The architect also emphasizes the qualities of adobe, a material with a high thermal mass, capable of withstanding sun exposure while keeping its temperature low. Thanks to this, traditional Chilean houses are cool in the summer and warm in the winter. “All the heat absorbed by the material goes back into the environment when the temperature drops,” he explains. The traditional Chilean house involves a series of other architectural strategies, such as eaves to shade the sun’s rays, the use of water fountains as natural cooling systems or palm trees to provide shade in the central courtyard.”
Mapuche Ruka, central valley and Araucanía
Francisco Godoy also teaches sustainable architecture at a university level. He mentions that every year he has his students visit a Mapuche ruka to observe its important design considerations. “The structure is made out of wood because the material was widely available to the Mapuches. The ruka was completely covered by thick reeds known locally as totora, which is like straw or hay on the outside but inside it has very thin strands full of air, providing excellent insulation.” The professor commented that one of the most interesting strategies in the ruka is its open space inside has an open hearth with an advanced ventilation system. “Although the fire was traditionally kept lit the entire day, the air was kept clean and the space totally ventilated.”
“Palafitos” are wooden houses built on stilts. Mr. Godoy explains that just as humans who live in a very cold and wind-swept location tend to huddle together to keep warm, “palafitos” use the same strategy. “These houses comprise compact spaces and a limited surface area, which together form a whole, taking advantage of the shared warmth generated by each “palafito”, thus functioning as a system,” explains the architect.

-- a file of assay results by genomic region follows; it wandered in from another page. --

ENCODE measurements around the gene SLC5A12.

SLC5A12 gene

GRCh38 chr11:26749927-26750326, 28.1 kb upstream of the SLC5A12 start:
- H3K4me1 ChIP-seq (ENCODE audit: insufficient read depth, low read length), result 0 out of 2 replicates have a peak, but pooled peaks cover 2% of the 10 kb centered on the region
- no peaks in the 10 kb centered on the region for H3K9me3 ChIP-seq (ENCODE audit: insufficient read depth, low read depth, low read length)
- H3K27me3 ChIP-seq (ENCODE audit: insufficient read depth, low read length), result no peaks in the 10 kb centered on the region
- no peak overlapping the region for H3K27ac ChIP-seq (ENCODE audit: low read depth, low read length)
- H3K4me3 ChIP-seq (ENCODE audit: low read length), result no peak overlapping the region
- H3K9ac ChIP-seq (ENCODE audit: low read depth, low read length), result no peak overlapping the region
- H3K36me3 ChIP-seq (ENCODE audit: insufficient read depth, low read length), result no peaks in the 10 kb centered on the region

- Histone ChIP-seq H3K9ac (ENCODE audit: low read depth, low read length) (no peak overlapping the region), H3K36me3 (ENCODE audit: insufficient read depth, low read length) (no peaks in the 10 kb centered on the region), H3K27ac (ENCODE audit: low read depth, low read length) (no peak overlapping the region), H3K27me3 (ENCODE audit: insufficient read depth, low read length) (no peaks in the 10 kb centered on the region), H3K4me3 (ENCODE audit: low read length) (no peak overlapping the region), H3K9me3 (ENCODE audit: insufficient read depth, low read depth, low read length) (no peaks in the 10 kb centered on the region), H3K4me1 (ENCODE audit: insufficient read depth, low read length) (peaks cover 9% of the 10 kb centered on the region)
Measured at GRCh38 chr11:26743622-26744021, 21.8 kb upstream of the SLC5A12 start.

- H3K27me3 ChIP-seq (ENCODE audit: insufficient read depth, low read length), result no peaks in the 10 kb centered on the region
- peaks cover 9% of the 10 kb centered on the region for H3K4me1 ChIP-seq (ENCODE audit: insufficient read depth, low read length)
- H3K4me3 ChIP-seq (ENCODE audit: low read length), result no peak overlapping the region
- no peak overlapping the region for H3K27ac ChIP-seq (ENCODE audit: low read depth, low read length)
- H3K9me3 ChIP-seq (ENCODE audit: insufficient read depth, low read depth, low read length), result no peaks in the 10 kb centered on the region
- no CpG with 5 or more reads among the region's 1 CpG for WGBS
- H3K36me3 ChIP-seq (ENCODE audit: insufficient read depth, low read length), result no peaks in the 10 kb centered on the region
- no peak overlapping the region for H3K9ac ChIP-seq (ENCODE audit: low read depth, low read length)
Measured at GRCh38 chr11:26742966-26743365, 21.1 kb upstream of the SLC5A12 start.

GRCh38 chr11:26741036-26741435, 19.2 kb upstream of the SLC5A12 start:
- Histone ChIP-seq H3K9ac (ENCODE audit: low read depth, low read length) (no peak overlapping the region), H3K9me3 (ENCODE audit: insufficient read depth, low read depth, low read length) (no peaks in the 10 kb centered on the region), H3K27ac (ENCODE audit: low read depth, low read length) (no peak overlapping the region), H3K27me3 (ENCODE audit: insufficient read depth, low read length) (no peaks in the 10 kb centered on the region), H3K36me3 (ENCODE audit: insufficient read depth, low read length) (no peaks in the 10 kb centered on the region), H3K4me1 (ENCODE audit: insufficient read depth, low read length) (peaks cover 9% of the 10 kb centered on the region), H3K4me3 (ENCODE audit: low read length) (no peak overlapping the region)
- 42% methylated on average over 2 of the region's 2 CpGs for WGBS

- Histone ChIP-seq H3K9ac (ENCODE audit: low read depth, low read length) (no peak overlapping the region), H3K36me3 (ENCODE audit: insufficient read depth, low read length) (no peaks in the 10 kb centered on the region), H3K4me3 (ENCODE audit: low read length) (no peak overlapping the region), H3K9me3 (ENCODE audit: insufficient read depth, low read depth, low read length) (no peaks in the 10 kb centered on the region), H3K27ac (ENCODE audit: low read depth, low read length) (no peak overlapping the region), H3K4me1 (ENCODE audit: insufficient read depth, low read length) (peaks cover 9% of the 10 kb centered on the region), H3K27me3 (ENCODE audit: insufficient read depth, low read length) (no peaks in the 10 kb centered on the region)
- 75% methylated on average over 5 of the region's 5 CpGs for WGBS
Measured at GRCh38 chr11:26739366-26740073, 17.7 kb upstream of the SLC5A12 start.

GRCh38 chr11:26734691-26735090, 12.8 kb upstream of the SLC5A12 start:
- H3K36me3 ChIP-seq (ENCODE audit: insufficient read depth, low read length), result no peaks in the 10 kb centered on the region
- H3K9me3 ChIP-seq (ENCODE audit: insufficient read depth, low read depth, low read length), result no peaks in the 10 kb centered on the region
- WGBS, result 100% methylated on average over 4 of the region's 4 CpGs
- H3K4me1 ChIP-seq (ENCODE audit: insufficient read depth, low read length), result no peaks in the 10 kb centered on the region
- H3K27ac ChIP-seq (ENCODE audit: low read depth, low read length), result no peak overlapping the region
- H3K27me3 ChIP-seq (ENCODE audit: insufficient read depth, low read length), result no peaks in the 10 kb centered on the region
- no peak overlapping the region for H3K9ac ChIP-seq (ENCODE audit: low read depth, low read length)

Because it is an island, Chiloé also has a style of architecture that is steeped in tradition and identity. “The inhabitants of Chiloé never lose sight of the fact that they live in a space between the land and the sea,” continues Mr. Godoy.
The architect mentions Edward Rojas, who was awarded the National Prize of Architecture of Chile in 2016 and has dedicated his life to wooden construction in Chiloé, drawing attention to the value of local architecture. Mr. Godoy adds that “there are an increasing number of architects today who are rescuing this tradition, restoring “palafitos” and showcasing this type of architecture.”
The challenge faced by new generations of Chilean architects
Regarding current challenges for national architects, Mr. Godoy emphasizes that it is essential to “rescue the Chilean architectural language and identity created through the use of earth, adobe and wood,” seen in many of the traditional structures found in Chile. “This is the work that lies before us. We must communicate this message to university students,” says the architect. “I believe that all architects and designers can begin the process of recovering this identity and applying it in our everyday designs.”
Finally, Mr. Godoy asserts that our traditional architecture is generating a great deal of interest on an international level. “When you speak to foreigners about traditional houses, the “palafito,” etc., they express curiosity and find them very attractive.” The architect concludes that it is important “to understand and be proud of what we have built so that we can show the world what we have” and thereby continue to find inspiration in our own Chilean roots.